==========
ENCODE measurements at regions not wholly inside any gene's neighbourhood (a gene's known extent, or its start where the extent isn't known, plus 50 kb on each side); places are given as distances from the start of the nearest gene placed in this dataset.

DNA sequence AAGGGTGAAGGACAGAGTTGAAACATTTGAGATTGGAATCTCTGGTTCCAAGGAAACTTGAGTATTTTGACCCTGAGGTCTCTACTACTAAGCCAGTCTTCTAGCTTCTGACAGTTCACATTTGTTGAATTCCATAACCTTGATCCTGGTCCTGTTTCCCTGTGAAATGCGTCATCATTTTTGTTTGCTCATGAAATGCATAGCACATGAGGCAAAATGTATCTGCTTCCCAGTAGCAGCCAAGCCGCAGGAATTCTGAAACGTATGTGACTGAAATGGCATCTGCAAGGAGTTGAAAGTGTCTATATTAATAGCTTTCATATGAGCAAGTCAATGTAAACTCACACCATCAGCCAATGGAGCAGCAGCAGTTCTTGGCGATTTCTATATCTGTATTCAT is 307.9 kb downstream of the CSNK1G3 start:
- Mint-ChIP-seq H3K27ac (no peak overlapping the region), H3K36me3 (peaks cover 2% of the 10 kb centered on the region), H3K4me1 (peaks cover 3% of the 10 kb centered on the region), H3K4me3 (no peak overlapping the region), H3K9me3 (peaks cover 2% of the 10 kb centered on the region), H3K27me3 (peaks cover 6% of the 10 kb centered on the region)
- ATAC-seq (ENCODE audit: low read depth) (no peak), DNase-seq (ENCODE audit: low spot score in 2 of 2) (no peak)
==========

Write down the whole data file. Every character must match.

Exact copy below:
ENCODE measurements at regions not wholly inside any gene's neighbourhood (a gene's known extent, or its start where the extent isn't known, plus 50 kb on each side); places are given as distances from the start of the nearest gene placed in this dataset.

DNA sequence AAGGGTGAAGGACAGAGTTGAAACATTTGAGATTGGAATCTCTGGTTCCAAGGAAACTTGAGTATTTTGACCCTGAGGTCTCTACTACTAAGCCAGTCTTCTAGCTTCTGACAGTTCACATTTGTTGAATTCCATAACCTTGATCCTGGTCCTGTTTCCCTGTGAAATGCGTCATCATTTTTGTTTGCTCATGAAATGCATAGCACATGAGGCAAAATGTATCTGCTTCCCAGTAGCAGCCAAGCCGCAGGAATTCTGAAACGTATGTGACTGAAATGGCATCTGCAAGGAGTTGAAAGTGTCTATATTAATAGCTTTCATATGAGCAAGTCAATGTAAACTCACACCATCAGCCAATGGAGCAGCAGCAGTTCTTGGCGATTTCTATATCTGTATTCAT is 307.9 kb downstream of the CSNK1G3 start:
- Mint-ChIP-seq H3K27ac (no peak overlapping the region), H3K36me3 (peaks cover 2% of the 10 kb centered on the region), H3K4me1 (peaks cover 3% of the 10 kb centered on the region), H3K4me3 (no peak overlapping the region), H3K9me3 (peaks cover 2% of the 10 kb centered on the region), H3K27me3 (peaks cover 6% of the 10 kb centered on the region)
- ATAC-seq (ENCODE audit: low read depth) (no peak), DNase-seq (ENCODE audit: low spot score in 2 of 2) (no peak)